Opinion: Ziff Davis Internet's Jeff Angus writes that it's possible to restructure existing organizations to make processes more efficient by balancing what tasks automated systems handle and which are a human's responsibility.
Assemble a ZBA team from multiple disciplines that go beyond the disciplines that designed your current systems.
Only a minority of the group should be professional technologists, and you should have at least two members who are cooperative end users who do line work and who aren't good with technology (people who normally need a lot of help, but not professional complainers, either).
Start your ZBA exercise on underperforming pieces of your existing portfolio.
Do any of them fall short because of imperfect design, delivering the wrong information, or the right information in forms that create too much friction to use?
Do any lack of end-user buy-in? Are any of them using technology to do things people have done better? What would you have to do to dis-automate pieces of them or the entire project?
You can add texture to the answers if you interview end users; the cooperative-but-low-tech members can be superb interviewers for this purpose.
Your interviewers, however, have to make sure they don't intimidate informants or make them feel like they have to display understanding when they don't.
Move on to projects that have not yet been set in stone.
Here you have the opportunity to do rationalization in its most purely profitable way especially if your goal is a business-oriented and not just gadget-oriented one.
How do human skills and technology best complement each other to achieve your goal?
Play with the concept of zero-based automation, that is, if you had no existing automation to get you to the defined goal, which pieces are humans intrinsically poor at to a degree that it would be worth inventing technology from scratch to assist or replace the humans?
What pieces do people never improve by their touch but only create the opportunity for degradation? What technology exists that might work as a replacement?
Don't Be Make Yourself Roadkill
Even if you're too timid to be a leader in this unstoppable trend, you can prepare yourself to hop aboard by running these kinds of thought exercises now.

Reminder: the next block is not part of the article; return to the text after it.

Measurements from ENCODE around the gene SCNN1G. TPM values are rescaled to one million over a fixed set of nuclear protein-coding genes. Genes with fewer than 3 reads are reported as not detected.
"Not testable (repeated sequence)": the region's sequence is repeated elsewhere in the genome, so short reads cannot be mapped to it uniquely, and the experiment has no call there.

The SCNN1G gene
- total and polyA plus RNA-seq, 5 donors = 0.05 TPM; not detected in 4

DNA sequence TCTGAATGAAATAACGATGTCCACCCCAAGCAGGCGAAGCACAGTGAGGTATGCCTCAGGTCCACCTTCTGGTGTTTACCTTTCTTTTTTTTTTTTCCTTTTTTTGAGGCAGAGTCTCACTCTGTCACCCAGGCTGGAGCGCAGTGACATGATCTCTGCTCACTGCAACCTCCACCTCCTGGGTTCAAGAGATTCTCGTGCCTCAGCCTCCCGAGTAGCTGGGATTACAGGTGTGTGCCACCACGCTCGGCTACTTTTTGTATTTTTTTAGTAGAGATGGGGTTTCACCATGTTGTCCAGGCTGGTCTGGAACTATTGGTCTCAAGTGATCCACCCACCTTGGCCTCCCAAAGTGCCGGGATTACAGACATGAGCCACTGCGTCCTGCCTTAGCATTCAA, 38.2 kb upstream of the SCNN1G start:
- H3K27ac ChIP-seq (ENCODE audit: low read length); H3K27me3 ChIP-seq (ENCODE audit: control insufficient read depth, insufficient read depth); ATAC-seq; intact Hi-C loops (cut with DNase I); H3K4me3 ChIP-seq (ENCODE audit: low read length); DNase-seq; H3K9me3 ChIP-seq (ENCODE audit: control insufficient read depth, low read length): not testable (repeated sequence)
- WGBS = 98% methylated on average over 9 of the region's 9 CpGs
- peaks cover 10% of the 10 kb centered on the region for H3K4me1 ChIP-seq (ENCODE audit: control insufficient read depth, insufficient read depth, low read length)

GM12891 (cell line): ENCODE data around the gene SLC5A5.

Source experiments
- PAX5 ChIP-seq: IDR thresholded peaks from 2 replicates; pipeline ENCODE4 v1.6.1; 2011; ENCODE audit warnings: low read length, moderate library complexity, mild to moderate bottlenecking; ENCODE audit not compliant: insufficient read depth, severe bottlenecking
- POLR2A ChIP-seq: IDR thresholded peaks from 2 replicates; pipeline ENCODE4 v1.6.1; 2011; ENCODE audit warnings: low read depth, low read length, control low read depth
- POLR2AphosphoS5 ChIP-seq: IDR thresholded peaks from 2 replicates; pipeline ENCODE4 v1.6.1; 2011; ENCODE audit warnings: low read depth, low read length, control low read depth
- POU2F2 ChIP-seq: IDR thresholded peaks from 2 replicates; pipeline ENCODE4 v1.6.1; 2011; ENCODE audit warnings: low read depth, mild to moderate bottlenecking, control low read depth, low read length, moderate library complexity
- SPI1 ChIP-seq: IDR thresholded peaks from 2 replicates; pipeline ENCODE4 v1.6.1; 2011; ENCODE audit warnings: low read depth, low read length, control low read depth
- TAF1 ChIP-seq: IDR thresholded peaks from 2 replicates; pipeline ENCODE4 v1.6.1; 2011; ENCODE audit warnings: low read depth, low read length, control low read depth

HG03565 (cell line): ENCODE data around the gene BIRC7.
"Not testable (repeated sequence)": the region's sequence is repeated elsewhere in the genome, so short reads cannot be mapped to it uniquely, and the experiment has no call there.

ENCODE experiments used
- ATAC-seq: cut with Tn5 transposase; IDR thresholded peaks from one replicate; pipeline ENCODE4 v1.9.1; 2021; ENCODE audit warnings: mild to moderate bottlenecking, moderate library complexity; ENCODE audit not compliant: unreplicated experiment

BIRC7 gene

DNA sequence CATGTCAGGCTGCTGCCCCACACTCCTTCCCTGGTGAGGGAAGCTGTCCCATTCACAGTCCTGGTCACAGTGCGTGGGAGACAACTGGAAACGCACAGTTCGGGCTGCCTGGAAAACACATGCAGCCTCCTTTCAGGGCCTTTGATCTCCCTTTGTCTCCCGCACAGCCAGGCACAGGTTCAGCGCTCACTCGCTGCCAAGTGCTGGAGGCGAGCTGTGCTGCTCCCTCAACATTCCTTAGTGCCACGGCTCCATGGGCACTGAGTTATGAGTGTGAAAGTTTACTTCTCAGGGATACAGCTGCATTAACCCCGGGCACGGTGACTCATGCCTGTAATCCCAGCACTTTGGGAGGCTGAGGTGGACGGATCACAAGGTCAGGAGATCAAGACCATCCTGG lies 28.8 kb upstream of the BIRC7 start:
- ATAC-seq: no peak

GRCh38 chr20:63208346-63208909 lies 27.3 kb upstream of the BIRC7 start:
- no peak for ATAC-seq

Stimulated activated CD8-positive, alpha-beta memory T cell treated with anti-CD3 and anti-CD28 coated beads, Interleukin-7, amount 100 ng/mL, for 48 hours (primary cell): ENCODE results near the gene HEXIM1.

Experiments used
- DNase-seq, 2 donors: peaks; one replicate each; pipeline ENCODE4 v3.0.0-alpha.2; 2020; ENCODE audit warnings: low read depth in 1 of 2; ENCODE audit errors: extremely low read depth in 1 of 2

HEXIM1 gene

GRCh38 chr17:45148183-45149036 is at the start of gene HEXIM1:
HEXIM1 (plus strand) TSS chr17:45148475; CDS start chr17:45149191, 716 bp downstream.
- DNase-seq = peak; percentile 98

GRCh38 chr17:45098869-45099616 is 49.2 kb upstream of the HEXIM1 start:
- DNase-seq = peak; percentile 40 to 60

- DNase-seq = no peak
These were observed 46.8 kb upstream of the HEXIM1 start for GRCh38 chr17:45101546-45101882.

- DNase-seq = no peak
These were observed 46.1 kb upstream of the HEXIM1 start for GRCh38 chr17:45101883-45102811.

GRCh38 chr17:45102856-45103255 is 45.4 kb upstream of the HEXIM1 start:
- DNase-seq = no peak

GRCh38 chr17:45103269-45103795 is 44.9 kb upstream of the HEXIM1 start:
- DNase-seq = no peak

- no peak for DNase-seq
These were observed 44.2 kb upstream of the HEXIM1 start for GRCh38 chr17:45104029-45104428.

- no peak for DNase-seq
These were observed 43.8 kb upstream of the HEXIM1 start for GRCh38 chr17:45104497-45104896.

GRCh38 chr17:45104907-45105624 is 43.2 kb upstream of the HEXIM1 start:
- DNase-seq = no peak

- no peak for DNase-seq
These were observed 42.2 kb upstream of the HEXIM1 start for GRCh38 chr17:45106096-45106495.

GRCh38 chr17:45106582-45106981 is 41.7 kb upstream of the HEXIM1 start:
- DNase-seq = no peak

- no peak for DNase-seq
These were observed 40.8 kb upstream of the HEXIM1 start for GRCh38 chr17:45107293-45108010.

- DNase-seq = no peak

The farther you strip away the concept of technology-as-human-replacement and build instead on the idea of open-eyed realism in creating partnerships between technology and human aptitudes, the higher the potential returns and competitive advantage.
The end of the intensification cycle has a few bits of margin to squeeze out, but they are diminishing returns on diminished principal.
Much of the gain to be harvested is in zones where social pushback will be high enough to undercut the calculated benefits.
A prime example (of both gains and whirlwinds to be reaped) is the British initiative to use prisoner-tracking technology to make sure workers don't take unauthorized breaks and to help them navigate the stock in large, dynamic warehouses.
Those intensifications of de-staffing projects will still exist.
There are still mediocre gains to be had in them for organizations with a strong commitment to mediocrity.
The big rewards will be in rationalizing your technology, and in getting the most out of people, technology and the patterns that bring out the complementary value of the two.
Jeff Angus is a management consultant and has been working with IT since 1974. He has held IT management positions in user interface design, marketing, operations and testing/analysis. Look for his book, "Management by Baseball: A Pocket Reader." Jeff's columns have appeared in The New York Times, The Washington Post, the St. Louis Post-Dispatch and the Baltimore Sun. He can be reached at email@example.com.
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